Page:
As Russia looks both east and west, so Bakst's mind partakes in almost equal degree of the Orient and the Occident. He has the vision of the Asiatic, which dreams dreams, with the reason and sensuous perception of the Greek. Primarily Bakst sought his inspiration in the Persian illuminations, with their wealth of color and detail; secondarily in the Greek dancing figures just before the decadent period. Realism and imagination are both part of his mental equipment, and find expression with equal intensity. He did not copy the designs on the Greek vases or of the Persian illuminators; rather he assimilated and transmuted into something quite his own the richness and beauty of the elder art.

In the ballet of "Scheherazade," as his most characteristic work, the elemental, sensuous note dominates. Consequently there is not visible a touch of white, the symbol of innocence and purity. Instead there is a riot of indigo blues, emerald greens, and flame-colored reds, all instinctively sensual. But he obtains, nevertheless, real harmonious chords with his blatant palette, which is astonishingly successful in conveying the impression of the stifling atmosphere of the harem without being vulgar.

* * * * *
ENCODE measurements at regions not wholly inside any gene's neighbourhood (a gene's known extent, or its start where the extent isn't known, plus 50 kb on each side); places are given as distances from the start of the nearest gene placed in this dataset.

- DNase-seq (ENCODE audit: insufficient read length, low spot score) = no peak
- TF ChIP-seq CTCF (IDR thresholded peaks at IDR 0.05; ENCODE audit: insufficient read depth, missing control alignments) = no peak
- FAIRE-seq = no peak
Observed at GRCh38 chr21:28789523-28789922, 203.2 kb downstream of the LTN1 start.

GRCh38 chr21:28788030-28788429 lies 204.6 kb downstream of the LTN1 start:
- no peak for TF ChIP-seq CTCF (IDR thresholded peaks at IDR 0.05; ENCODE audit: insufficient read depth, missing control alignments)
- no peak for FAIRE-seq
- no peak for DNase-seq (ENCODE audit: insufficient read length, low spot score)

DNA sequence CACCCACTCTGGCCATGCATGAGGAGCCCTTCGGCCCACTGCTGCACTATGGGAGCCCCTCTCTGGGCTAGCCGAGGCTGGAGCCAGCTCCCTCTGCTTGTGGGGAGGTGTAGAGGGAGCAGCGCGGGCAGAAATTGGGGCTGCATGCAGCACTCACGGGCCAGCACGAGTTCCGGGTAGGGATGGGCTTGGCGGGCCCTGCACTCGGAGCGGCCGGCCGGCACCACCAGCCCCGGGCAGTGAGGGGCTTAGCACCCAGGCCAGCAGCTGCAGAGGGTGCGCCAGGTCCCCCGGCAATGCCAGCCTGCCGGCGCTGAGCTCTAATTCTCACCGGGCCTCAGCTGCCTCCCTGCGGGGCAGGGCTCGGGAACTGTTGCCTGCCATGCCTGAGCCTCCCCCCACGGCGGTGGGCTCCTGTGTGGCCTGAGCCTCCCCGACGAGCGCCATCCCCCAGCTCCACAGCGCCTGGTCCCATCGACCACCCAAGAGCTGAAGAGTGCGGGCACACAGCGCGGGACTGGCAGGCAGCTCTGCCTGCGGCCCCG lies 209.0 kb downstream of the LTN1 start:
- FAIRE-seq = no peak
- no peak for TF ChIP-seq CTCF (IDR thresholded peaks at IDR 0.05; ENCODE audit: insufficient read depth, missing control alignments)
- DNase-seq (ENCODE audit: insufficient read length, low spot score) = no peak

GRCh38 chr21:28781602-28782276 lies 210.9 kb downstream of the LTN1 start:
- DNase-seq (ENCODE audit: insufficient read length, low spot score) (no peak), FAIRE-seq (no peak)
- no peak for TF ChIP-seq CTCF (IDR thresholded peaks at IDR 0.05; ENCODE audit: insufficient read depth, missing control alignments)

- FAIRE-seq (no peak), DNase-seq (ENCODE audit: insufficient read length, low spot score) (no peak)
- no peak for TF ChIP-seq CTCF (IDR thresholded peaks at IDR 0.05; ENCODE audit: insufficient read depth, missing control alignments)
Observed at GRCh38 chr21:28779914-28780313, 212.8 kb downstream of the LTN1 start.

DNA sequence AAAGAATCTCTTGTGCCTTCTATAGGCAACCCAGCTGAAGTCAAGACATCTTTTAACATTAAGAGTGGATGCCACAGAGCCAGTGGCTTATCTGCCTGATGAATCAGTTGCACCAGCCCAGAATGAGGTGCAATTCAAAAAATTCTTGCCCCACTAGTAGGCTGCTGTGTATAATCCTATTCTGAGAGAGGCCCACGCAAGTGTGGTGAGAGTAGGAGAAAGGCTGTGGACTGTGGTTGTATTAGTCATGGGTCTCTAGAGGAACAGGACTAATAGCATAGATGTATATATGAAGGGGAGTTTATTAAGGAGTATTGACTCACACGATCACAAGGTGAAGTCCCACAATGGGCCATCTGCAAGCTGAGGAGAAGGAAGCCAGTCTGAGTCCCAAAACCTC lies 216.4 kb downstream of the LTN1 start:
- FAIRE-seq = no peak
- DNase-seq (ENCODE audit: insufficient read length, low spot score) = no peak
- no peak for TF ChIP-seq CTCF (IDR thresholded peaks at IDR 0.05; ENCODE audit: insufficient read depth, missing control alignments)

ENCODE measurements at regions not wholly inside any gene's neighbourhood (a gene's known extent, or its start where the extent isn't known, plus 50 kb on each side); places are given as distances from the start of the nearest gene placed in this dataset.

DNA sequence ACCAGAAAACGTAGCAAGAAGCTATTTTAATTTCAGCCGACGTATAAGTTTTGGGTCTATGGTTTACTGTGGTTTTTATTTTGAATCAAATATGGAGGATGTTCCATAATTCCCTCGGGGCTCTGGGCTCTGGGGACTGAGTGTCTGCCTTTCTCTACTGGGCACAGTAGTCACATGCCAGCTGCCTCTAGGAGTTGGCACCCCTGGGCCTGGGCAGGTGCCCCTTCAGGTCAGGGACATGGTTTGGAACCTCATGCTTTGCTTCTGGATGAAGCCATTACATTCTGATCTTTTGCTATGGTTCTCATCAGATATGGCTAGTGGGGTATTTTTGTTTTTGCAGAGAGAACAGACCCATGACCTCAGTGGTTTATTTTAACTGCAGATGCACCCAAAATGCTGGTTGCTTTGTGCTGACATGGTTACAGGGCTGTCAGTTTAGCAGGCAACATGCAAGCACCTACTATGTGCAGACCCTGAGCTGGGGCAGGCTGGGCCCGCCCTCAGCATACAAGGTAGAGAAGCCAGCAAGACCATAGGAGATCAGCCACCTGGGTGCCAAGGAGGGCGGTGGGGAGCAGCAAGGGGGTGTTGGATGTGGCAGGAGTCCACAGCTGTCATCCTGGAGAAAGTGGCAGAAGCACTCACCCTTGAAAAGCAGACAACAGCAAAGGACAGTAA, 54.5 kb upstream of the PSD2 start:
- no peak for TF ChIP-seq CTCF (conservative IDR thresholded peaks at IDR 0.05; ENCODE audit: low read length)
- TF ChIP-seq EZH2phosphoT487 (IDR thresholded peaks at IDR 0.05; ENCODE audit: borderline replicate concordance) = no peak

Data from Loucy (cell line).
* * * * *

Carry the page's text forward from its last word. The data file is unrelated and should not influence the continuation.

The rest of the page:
In "Cleopatra," on which Bakst made his reputation, his touch is lighter, more subtle and suggestive. The costumes become the expression of the soul of the dancer; they do not drape the body so much as they are the externalization of the weird spirits that dance in them. They are clothing for the soul rather than for the body, and as such are vibrant, passionate. The coloring of the stage-setting

of this ballet was a composition of orange and vivid blue. The columns and walls of the great hall of the queen were orange, flooded with a golden light; the blue Nile was seen in the distance, amid the golden sands of the desert, while the frieze of the room was blue. The only other colors visible were seen in the costumes of the dancers.